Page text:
In the Annane study patients with a primary source of infection in the lungs were enrolled within 8 hours of the onset of septic shock. Patients remained hypotensive despite fluid resuscitation and vasopressor therapy. In contrast, the Corticus study enrolled patients with a primary source of infection in the GI tract within 72 hours of the onset of septic shock. For these patients, septic shock was manifested by their hypotension or vasopressor requirement for at least one hour. This led to a disparity in the severity of illness between the two trials, with the Annane group having the sicker patients as measured by SAPS 2 scores and the incidence of mortality in the controlled group. These observations not only raised the issue of timing, but questioned whether sicker patients are more likely to benefit from overall steroid therapy and earlier administration of steroid therapy [2,4,15,16].
In a published review of the risks and benefits of corticosteroid therapy, low-dose corticosteroid treatment (>5 days) was favored. It also demonstrated a reduction in 28 day mortality and an overall reduction in hospital mortality. The length of stay for patients in the Intensive Care Unit (ICU) was shorter however there was no difference in the hospital length of stay. These patients also showed no evidence of an increased risk of gastrointestinal bleeding (GIB), super infections or neuromuscular weakness, however there was an increase in the incidence of hyperglycemia and hypernatremia [1,17].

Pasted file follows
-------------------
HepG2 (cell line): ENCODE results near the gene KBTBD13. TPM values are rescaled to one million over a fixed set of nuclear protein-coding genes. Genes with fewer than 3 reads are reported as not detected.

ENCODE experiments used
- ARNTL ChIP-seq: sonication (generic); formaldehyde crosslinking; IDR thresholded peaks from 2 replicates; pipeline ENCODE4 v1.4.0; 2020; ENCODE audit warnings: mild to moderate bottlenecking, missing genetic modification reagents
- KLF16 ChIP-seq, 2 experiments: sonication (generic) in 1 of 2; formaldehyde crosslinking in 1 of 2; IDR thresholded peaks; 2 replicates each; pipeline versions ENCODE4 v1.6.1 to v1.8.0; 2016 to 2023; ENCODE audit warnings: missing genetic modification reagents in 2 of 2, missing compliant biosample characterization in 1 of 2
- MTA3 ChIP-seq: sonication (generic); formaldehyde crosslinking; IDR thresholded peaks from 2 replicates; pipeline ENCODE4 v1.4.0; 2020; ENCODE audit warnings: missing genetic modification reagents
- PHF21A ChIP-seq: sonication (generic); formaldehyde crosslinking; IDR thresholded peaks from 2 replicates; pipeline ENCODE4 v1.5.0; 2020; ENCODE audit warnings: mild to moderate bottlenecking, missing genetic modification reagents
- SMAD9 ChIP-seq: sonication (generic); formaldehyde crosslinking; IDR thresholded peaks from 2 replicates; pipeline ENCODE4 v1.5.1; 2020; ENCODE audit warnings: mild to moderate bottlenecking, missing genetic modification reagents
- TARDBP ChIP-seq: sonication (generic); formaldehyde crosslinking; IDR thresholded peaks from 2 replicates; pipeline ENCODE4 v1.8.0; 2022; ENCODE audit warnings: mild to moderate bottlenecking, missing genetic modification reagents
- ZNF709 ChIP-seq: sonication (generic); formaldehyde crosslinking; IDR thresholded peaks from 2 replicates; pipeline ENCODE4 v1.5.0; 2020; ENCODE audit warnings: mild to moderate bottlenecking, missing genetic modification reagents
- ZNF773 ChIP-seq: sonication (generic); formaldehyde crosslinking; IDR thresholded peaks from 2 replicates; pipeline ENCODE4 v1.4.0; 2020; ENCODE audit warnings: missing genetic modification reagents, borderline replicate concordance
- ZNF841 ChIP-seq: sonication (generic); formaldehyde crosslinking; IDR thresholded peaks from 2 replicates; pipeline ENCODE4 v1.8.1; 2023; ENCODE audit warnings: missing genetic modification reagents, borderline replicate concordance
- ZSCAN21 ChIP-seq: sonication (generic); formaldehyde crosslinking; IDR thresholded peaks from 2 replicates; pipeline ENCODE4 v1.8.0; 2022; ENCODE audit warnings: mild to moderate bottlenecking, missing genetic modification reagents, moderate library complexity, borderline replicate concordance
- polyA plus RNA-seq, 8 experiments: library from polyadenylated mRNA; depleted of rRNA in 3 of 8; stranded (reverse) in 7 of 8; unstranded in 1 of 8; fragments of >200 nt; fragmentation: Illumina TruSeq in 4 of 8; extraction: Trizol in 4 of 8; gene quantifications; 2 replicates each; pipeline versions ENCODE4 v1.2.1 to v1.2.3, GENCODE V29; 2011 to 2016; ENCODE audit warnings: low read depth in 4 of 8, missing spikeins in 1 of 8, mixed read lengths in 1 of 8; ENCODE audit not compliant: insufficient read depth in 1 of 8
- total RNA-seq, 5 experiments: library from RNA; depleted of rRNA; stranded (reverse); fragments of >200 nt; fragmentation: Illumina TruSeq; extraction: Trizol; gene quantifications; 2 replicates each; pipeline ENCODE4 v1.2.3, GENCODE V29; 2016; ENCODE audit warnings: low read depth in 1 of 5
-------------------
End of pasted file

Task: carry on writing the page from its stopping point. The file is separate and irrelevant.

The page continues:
Another study addressing 3-day course versus 7-day course of low-dose hydrocortisone in patients with septic shock and relative adrenal insufficiency found no difference in mortality between the two groups with 28 day mortality as the primary endpoint showed [18].
Following these trials, a multi-disciplinary force developed a consensus statement on the diagnosis and management of corticosteroid insufficiency in critical illness. This statement was incorporated into the Surviving Sepsis Campaign Treatment Guidelines in 2008. It concluded that hydrocortisone may be given to adult septic shock patients who are fluid and vasopressor unresponsive after one hour, with the following recommendations:
1. An ACTH test is not necessary to identify subset of adults with septic shock who should receive hydrocortisone.
2. Dexamethasone should not be used.
3. Fludrocortisone may be given if hydrocortisone is not available.
4. Wean steroids when vasopressors are no longer required.
5. Doses >300mg/day not be used.
6. Steroids should be not given for the treatment of sepsis in absence of septic shock [5,19-25].